Quinn, who's also in the running to succeed Mayor Michael Bloomberg, has a long list of donors associated with prominent cultural groups she's also funded.
The Intrepid Sea, Air and Space Museum has scored $98,724 in earmarks from Quinn since the 2009 budget. Its roster of high-powered directors and their spouses have sent $22,850 to her since 2007.
Whitney Museum Chairwoman Brooke Garber Neidich and Vice Chairwoman Laurie Tsich have each given $4,950 to Quinn's mayoral campaign. Since passing the 2011 budget, Quinn has allocated $12,000 to the museum, including $3,000 in the budget adopted in July for "free guided tours and classroom programs for K-12 students," according to the City Council's website.
Records show dozens of examples where campaigns for both de Blasio and Quinn have been financed with smaller contributions from groups they funded. The Daily News reported in July that Quinn received $210,000 from individuals tied to groups netting $3.1 million in the 2014 budget alone.
Quinn's campaign downplayed the hefty contributions and instead touted the work done by the charities she's funded.
“Organizations like the Police Athletic League, Transgender Legal Defense and Education Fund, and the Community Research Initiative on AIDS are worthy and needy recipients of city support," said spokesman Mike Morey. "If progressives affiliated with these organizations support Chris Quinn, it’s because they know she shares their progressive values.”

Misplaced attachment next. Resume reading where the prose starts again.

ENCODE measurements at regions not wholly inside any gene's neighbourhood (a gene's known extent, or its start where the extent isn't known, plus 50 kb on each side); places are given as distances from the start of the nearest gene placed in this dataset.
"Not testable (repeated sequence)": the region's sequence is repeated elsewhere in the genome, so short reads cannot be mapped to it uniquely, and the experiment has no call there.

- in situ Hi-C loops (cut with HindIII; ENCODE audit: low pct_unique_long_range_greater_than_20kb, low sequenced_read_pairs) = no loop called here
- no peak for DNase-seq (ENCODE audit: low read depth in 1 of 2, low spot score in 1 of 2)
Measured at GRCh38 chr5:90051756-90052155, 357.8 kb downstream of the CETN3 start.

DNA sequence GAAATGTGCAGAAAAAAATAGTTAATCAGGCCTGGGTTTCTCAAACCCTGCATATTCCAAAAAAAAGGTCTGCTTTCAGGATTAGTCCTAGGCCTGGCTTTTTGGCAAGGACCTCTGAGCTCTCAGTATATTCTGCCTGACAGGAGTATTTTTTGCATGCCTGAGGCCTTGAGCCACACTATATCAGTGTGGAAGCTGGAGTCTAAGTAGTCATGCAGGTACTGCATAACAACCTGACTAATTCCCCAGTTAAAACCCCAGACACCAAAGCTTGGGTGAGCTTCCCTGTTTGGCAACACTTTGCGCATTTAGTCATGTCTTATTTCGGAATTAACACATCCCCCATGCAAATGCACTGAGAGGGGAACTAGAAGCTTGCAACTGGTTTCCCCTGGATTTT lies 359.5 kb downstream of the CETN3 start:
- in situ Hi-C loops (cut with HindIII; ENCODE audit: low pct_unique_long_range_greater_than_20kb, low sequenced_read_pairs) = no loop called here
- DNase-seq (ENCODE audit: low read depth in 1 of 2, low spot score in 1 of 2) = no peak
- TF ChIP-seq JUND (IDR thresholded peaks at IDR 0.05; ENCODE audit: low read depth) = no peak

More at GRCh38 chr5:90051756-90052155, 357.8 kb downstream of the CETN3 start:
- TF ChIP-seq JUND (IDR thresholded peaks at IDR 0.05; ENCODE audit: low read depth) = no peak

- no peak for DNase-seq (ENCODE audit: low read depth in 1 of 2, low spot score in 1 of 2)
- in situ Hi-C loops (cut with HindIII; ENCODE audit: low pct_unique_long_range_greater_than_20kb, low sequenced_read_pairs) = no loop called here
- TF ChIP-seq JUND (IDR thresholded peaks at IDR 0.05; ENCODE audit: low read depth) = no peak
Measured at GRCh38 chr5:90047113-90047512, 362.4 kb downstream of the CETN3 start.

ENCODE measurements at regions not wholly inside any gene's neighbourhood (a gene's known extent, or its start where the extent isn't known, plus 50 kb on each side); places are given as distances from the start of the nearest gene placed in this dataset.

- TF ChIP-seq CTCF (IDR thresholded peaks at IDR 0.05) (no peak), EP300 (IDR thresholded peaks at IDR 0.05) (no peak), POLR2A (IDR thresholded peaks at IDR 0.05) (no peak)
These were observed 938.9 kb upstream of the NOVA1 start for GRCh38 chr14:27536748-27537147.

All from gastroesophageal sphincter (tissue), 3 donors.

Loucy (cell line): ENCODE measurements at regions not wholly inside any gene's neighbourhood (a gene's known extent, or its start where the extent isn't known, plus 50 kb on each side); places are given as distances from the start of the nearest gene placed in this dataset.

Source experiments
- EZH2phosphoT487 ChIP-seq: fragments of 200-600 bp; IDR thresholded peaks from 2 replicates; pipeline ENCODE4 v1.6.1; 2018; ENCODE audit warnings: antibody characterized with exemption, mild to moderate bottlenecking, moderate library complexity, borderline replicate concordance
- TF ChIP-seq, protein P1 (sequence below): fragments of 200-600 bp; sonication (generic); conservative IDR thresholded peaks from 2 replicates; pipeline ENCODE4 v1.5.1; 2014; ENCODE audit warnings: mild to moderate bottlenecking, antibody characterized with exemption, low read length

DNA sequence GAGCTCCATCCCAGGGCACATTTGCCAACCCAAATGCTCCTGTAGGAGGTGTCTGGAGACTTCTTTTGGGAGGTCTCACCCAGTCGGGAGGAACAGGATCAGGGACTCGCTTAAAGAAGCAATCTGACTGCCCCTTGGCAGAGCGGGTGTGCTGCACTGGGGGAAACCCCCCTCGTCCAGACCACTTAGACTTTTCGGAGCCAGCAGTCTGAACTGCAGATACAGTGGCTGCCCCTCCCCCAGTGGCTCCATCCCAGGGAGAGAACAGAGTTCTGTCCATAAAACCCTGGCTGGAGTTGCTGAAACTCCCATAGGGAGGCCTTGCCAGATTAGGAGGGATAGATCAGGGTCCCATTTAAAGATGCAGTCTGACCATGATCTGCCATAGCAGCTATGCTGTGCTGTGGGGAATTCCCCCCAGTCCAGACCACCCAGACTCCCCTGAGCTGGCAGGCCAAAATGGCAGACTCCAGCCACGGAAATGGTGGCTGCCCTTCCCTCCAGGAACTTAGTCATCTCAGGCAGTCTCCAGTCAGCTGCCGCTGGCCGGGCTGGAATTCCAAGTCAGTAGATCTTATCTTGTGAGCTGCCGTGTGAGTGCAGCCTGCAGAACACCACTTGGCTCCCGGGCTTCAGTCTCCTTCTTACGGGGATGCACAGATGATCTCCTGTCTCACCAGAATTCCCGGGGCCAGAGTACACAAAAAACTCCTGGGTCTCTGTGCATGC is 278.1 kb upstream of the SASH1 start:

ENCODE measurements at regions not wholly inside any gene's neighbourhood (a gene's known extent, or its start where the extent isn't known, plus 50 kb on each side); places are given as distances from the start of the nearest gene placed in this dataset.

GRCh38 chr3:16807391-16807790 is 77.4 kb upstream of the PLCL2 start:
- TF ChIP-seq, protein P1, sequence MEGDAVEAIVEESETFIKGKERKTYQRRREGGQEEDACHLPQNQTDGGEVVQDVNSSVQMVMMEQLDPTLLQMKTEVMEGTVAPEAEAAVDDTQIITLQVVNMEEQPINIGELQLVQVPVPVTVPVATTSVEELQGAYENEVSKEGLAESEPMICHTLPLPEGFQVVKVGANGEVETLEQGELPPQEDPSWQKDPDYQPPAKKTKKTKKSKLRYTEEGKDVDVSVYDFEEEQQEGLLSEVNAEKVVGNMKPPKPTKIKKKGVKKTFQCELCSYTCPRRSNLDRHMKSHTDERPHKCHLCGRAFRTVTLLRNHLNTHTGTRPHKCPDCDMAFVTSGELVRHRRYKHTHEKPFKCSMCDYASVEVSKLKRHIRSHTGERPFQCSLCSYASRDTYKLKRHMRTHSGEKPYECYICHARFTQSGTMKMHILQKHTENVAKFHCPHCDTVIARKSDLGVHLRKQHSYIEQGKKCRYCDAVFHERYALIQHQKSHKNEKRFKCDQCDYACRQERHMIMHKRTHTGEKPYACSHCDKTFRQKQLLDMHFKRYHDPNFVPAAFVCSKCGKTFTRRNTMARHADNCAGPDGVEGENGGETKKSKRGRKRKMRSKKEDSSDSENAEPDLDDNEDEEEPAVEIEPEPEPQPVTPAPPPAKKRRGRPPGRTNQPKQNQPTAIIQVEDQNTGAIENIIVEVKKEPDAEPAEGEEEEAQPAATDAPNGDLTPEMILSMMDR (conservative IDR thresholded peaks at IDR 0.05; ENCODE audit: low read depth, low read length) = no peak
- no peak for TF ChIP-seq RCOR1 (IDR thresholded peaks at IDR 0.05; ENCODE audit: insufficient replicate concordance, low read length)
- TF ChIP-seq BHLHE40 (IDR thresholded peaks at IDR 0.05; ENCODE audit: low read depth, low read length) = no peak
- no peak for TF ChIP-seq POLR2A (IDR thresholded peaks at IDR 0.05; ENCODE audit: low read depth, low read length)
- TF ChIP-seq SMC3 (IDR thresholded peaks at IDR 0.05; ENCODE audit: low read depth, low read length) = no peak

It's possible that former board members and staff at organizations that benefited from earmarks from de Blasio and Quinn gave even more money to their campaign accounts. HuffPost's analysis is limited to donors currently affiliated with the nonprofits that received member items.
Moreover, de Blasio and Quinn aren't the only candidates for mayor who have had to deal with allegations that they received paybacks from the very institutions they’ve helped while in public office.
Former Comptroller Bill Thompson is not immune from the appearance of similar conflicts of interest. As the city's chief financial officer through 2009, Thompson managed five pension funds for city employees. The New York Times reported Friday that Thompson received donations and other political benefits from money managers hired to invest portions of the huge pension portfolio for retired teachers, cops and other city workers. (The funds are currently worth $145 billion.)
With the Sept. 10 primary a week away, the leading Democratic candidates have been sniping at each other on a host of issues, including member items.
One of those episodes receiving attention is a controversy dubbed the "slush fund" scandal, which was uncovered in 2008 during Quinn's time as speaker. For years, the council pooled millions of dollars to nonexistent groups early in the budgetary process, and then reassigned the money later to real organizations. Investigators didn't hold Quinn responsible for the longstanding scheme, but former Bronx Councilman Larry Seabrook was sentenced in January to five years in prison for stealing public money. Former Manhattan Councilman Miguel Martinez pleaded guilty to charges in 2009 that included steering money to a group that had his sister on its board.